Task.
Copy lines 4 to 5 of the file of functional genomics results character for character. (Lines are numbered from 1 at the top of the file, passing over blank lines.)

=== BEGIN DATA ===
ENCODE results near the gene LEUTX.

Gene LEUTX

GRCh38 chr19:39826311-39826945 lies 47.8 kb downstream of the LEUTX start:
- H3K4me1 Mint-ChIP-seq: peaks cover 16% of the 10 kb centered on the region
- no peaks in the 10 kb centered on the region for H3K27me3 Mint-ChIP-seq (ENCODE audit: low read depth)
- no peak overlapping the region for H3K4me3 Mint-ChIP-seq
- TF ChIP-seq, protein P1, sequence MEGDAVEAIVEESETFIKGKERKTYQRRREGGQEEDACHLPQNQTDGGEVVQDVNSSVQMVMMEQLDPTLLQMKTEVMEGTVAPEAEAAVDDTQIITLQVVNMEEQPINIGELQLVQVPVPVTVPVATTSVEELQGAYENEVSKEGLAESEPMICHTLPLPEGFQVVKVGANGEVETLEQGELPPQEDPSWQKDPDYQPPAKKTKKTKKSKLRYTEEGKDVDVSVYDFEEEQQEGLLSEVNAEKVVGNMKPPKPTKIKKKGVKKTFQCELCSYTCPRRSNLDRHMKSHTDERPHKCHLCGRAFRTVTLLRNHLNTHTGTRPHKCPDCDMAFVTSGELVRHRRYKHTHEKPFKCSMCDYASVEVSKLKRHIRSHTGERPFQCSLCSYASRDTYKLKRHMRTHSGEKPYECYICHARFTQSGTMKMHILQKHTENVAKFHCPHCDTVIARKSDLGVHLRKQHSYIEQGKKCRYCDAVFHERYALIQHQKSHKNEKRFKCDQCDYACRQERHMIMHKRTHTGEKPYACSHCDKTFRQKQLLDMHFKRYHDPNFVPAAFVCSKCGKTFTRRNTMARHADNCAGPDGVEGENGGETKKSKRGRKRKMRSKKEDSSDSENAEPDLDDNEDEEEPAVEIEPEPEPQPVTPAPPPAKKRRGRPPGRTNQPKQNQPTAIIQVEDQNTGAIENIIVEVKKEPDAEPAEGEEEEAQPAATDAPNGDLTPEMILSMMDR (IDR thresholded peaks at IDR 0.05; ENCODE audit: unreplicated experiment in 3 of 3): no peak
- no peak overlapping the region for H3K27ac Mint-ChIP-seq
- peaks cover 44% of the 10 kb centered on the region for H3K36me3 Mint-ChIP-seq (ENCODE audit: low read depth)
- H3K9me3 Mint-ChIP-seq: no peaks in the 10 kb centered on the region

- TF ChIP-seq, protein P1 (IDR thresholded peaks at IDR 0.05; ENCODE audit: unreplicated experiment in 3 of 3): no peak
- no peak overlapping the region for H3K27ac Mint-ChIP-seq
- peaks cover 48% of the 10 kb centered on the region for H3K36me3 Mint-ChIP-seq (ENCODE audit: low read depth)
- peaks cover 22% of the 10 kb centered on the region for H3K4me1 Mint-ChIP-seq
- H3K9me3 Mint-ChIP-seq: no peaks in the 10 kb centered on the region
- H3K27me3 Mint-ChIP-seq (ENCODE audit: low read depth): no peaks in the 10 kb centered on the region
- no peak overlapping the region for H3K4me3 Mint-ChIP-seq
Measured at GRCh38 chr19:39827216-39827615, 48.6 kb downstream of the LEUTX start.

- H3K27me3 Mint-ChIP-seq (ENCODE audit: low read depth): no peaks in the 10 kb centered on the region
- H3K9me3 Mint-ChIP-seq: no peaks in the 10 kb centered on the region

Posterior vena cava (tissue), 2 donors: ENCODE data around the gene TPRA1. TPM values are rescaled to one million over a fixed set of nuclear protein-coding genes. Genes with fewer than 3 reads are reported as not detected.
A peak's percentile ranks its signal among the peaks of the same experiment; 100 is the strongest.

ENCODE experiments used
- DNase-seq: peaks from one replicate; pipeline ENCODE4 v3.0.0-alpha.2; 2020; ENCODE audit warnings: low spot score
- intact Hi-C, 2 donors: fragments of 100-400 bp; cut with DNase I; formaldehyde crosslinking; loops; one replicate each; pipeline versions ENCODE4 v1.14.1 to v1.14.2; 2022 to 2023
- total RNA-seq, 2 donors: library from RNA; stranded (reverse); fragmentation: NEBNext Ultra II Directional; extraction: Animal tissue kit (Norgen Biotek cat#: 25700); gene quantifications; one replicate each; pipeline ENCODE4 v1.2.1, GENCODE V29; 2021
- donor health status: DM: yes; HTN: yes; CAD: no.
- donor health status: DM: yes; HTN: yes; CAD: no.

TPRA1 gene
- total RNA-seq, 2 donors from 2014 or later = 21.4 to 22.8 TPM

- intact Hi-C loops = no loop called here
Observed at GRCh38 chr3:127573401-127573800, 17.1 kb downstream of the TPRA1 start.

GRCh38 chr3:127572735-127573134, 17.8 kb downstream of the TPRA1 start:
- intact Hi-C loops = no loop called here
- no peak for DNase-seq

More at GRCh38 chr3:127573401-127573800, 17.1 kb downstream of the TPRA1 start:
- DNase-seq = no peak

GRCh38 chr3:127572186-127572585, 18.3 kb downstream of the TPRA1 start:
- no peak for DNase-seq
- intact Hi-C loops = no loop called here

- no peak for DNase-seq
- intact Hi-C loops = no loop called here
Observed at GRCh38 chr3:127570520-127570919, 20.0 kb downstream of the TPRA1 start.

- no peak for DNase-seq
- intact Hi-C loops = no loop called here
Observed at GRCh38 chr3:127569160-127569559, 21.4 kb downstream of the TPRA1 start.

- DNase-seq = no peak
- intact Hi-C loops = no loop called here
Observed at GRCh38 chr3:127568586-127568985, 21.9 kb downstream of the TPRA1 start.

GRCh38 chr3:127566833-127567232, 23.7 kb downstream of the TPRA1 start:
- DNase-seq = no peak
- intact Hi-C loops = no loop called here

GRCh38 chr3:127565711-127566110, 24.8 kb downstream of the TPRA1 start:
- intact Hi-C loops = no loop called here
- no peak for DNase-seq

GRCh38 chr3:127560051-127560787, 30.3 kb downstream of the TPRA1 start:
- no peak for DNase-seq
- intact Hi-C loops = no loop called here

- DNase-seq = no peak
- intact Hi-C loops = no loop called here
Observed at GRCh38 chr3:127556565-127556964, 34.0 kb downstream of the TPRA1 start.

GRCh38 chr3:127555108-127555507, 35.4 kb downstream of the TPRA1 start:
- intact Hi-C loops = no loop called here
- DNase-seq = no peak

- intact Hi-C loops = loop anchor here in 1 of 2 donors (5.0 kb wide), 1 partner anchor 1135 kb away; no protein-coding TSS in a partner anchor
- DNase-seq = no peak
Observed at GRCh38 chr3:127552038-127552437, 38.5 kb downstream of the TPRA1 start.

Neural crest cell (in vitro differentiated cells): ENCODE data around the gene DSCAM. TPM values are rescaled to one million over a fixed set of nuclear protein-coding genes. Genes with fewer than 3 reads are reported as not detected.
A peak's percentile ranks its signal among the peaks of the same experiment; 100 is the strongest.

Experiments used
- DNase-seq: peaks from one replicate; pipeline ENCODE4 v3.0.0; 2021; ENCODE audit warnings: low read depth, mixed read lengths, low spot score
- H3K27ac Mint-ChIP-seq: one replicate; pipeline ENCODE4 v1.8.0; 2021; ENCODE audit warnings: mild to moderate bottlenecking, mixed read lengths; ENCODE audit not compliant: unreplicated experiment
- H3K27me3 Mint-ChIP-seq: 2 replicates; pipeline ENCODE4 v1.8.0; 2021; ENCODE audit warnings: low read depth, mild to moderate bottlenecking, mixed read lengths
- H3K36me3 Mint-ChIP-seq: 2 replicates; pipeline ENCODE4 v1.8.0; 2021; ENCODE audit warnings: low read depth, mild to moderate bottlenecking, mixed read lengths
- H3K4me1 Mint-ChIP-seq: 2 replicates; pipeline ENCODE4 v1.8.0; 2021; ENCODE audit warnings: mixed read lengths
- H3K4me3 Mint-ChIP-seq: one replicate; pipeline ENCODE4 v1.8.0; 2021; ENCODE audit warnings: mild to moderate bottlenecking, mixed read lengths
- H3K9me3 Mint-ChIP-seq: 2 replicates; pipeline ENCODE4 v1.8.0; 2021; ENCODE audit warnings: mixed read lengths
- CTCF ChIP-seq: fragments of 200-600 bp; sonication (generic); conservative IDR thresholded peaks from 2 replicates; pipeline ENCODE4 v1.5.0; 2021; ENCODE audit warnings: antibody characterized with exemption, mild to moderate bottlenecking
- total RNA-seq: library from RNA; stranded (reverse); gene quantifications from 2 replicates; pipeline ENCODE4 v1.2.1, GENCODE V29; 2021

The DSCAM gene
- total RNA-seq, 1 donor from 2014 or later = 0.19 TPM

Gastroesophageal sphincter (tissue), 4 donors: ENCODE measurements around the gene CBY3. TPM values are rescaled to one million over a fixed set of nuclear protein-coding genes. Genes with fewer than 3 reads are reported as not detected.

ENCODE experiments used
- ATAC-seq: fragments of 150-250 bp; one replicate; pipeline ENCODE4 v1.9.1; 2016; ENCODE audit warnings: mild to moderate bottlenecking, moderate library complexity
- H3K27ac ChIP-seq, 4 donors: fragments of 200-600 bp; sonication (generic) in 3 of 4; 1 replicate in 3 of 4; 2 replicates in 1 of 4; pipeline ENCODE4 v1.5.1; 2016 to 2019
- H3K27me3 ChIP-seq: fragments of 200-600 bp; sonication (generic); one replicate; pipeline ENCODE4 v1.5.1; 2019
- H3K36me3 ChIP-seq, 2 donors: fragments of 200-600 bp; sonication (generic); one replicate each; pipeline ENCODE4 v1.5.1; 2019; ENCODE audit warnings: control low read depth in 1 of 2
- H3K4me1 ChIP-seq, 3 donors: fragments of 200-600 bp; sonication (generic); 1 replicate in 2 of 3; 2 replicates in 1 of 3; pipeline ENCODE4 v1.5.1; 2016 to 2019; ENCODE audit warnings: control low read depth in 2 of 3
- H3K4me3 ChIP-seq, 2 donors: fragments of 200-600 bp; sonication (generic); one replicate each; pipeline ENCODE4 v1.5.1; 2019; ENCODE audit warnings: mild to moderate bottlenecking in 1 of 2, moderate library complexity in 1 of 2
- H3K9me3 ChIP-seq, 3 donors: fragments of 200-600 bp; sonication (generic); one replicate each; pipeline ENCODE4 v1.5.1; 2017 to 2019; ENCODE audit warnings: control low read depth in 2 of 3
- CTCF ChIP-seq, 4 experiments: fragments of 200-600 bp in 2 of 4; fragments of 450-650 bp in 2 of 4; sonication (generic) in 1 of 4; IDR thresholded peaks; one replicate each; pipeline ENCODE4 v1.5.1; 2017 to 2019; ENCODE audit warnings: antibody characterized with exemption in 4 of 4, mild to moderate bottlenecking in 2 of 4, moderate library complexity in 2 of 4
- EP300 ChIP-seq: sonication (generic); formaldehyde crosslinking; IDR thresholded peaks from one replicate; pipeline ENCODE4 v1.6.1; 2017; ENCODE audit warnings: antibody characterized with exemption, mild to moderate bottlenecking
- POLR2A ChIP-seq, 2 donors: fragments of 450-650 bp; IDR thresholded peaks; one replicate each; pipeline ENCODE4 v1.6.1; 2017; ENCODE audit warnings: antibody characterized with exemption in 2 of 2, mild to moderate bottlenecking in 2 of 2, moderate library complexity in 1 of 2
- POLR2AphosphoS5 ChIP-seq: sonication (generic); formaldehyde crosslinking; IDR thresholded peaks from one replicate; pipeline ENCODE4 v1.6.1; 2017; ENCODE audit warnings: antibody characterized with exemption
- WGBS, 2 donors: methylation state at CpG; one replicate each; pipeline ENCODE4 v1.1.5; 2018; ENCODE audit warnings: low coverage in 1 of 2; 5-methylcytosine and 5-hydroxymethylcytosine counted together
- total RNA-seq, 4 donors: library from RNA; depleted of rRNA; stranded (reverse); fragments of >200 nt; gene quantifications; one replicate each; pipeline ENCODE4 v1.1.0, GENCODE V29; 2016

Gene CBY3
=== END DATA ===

- H3K4me1 Mint-ChIP-seq: peaks cover 16% of the 10 kb centered on the region
- no peaks in the 10 kb centered on the region for H3K27me3 Mint-ChIP-seq (ENCODE audit: low read depth)